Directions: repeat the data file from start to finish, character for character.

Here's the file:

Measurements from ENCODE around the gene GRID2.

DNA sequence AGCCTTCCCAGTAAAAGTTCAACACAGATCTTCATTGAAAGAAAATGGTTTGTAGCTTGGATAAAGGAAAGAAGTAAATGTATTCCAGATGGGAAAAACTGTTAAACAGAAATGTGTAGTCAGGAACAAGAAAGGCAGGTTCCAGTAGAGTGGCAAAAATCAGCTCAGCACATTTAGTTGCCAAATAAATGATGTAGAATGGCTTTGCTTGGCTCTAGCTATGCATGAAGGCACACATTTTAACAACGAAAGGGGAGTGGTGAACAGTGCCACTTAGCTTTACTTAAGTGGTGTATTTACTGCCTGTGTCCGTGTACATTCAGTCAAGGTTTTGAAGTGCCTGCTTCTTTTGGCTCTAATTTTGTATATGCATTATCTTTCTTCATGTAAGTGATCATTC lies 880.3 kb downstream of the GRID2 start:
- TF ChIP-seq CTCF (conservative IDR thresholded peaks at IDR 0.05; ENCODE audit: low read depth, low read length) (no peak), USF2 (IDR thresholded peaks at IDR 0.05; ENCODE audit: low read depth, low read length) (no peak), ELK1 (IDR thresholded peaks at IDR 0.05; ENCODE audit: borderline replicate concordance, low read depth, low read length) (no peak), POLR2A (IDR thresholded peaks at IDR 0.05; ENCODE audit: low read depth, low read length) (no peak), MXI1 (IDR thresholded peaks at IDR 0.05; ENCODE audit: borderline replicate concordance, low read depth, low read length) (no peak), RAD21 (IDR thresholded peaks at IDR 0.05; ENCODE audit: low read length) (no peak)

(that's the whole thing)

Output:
Measurements from ENCODE around the gene GRID2.

DNA sequence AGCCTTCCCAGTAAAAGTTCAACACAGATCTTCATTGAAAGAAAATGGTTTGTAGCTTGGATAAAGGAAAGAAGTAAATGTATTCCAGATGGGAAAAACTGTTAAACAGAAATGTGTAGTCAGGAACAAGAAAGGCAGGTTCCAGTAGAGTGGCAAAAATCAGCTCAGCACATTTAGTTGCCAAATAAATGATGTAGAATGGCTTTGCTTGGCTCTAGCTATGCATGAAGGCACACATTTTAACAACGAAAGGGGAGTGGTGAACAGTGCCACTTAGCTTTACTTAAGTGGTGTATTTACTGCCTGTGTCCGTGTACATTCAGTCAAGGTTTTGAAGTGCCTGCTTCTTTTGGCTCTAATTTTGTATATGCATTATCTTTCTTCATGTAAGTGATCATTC lies 880.3 kb downstream of the GRID2 start:
- TF ChIP-seq CTCF (conservative IDR thresholded peaks at IDR 0.05; ENCODE audit: low read depth, low read length) (no peak), USF2 (IDR thresholded peaks at IDR 0.05; ENCODE audit: low read depth, low read length) (no peak), ELK1 (IDR thresholded peaks at IDR 0.05; ENCODE audit: borderline replicate concordance, low read depth, low read length) (no peak), POLR2A (IDR thresholded peaks at IDR 0.05; ENCODE audit: low read depth, low read length) (no peak), MXI1 (IDR thresholded peaks at IDR 0.05; ENCODE audit: borderline replicate concordance, low read depth, low read length) (no peak), RAD21 (IDR thresholded peaks at IDR 0.05; ENCODE audit: low read length) (no peak)